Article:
Prove your humanity

This story was originally published on August 7, 2015.

Forget the tense staff meetings. Forget the latest workplace romance. By far, the hottest drama in an office building in the summertime is the war over the thermostat.

“I wouldn’t call it a war. I would call it a dispute,” says WESA’s afternoon host Larkin Page-Jacobs about her ongoing battle with morning host Josh Raulerson over the temperature in the on-air studio.

“Josh comes in and turns it all the way to cold for his morning shift. But then when I come in to do my shift, it is freezing. I didn’t really know how to address it. You know, sometimes I was a little vindictive. I would push it all the way to hot. And so when he would come in in the morning, he would feel like he was boiling.”

The move wasn’t lost on Josh.

“I get in here at four in the morning, and I come into that studio and it is stifling,” Josh says. “So I always have to put the thermostat on full cold. And it became quickly apparent to us that we couldn’t agree on where it should be set.”

That, as it turns out, is a pretty common feud in offices. There are even studies to back that up.

LISTEN: Why Frigid Offices Are Bad for Everybody

“If you look at studies of office workers, and the kinds of things that they complain about, thermal issues are number one,” says Cornell’s Alan Hedge, who’s been studying this issue for more than 40 years. In fact, Hedge published the first research on a topic that’s getting a lot of attention today: the differences in thermal comfort between men and women in the workplace.

“And what that research showed, of course, was that women were experiencing more issues at the temperatures that were then being set in the environment, which are the temperatures that still tend to be used today.”

In fact, a study just published in the journal Nature Climate Change found that the standards of comfort that have endured since the Depression era are likely based on the metabolic rate of a 40-year-old, 155-pound man. And the problem with that, Hedge says, is that women, for a variety of biological and cultural reasons, tend to be colder than men in offices. Men tend to have more muscle mass, which is naturally insulating. And the standard business suit dress code for men also keeps them warmer.

But Hedge has also found evidence that cool office temperatures in the summer aren’t really doing anybody much good when it comes to productivity. He says it’s always been assumed that if people are a little bit cool, they’ll do more work. In reality, he’s found the opposite.

“We find that when people are in an environment that they find to be too cold, typically a temperature like 68 to 70, they do up to a third less work on their computers than if they’re in an environment that is more comfortable.”

That would be something around 76 degrees—which Hedge says is the temperature where workers are the most productive. It also happens to be a good four to six degrees above the average office temperature. Bottom line—we are over-air conditioning our workplaces in the U.S.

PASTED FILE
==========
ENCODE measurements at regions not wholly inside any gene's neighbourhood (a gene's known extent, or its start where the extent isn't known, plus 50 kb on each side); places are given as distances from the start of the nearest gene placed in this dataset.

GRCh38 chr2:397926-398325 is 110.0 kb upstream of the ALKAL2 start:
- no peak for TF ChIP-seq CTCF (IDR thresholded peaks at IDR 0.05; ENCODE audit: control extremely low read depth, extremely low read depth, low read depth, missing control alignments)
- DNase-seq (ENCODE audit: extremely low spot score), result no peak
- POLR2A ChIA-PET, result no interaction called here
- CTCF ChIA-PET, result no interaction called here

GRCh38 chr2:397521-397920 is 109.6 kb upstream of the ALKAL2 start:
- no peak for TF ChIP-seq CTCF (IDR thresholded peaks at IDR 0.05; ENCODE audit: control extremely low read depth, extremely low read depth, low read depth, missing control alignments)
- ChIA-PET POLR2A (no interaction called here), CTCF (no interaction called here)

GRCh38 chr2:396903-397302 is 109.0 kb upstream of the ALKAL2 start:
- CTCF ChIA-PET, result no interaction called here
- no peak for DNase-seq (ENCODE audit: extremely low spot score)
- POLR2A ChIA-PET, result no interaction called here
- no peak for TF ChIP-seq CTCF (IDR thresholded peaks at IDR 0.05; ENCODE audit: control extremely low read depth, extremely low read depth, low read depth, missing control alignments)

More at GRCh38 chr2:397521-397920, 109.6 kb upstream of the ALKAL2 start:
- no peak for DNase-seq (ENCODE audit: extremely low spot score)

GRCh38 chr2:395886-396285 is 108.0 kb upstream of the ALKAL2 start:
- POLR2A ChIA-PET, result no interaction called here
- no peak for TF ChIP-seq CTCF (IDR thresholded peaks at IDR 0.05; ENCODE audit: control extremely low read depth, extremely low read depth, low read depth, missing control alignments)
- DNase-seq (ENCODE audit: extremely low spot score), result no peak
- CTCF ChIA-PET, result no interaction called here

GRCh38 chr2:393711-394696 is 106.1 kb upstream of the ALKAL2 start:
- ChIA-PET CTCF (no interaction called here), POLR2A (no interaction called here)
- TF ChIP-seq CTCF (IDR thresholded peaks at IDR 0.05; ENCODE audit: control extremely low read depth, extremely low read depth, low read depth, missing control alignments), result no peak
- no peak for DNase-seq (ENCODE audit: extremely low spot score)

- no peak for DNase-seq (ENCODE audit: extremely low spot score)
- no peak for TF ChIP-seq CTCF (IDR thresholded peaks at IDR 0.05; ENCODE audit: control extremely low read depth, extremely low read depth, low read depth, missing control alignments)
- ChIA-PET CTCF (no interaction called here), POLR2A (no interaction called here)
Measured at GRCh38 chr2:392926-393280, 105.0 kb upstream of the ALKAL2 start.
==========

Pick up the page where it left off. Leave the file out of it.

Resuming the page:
WESA radio hosts Josh Raulerson and Larkin Page-Jacobs have an ongoing feud over the temperature in the on-air studio. She likes it warmer, he likes it cooler—which is not an uncommon disagreement among men and women in shared work spaces. Photo: Lou Blouin

WESA radio hosts Josh Raulerson and Larkin Page-Jacobs have an ongoing feud over the temperature in the on-air studio. She likes it warmer, he likes it cooler—which is not an uncommon disagreement among men and women in shared work spaces. Photo: Lou Blouin

It turns out geography actually plays a huge rule in what your perception of comfort is. Hedge has found that people from tropical countries prefer the thermostat in the 80s. And in Japan, the government had success cranking the thermostat up to 82, while relaxing the clothing policy. (It also saves Japan over a million tons of carbon emissions a summer.) Meanwhile, in the U.S., we continue to throw away a ton of money and energy by loading up on weapons to win our office AC wars.

“One of the ironies is that when you look at the sales of personal heaters, the peak months are July and August—which is crazy. It means the company is paying money to over-cool the air. And then you have people who are actually trying to warm the environment up.”

Where we’re heading, Hedge says, is into an era of more and more customization. Right now, Cornell is helping to develop a technology that sort of does the inverse of what most offices do now. It would leave temperatures a little higher in the office overall and provide high-tech cooling at the desk-level for people who get too warm. The new system could be on the market by 2019. But Hedge says we don’t need to wait that long to do some common sense things: Turn up our thermostats, let people wear shorts to work, give workers desk fans, and in doing so, make everyone around the office a little bit more comfortable.

Back at the WESA office, radio hosts Larkin Page-Jacobs and Josh Raulerson decided on a compromise. When he leaves the studio, he turns the thermostat all the way up. And when Larkin finishes her shift, she turns it all the way back down. It’s possibly the worst thing you can do for energy efficiency. But it keeps that uneasy peace.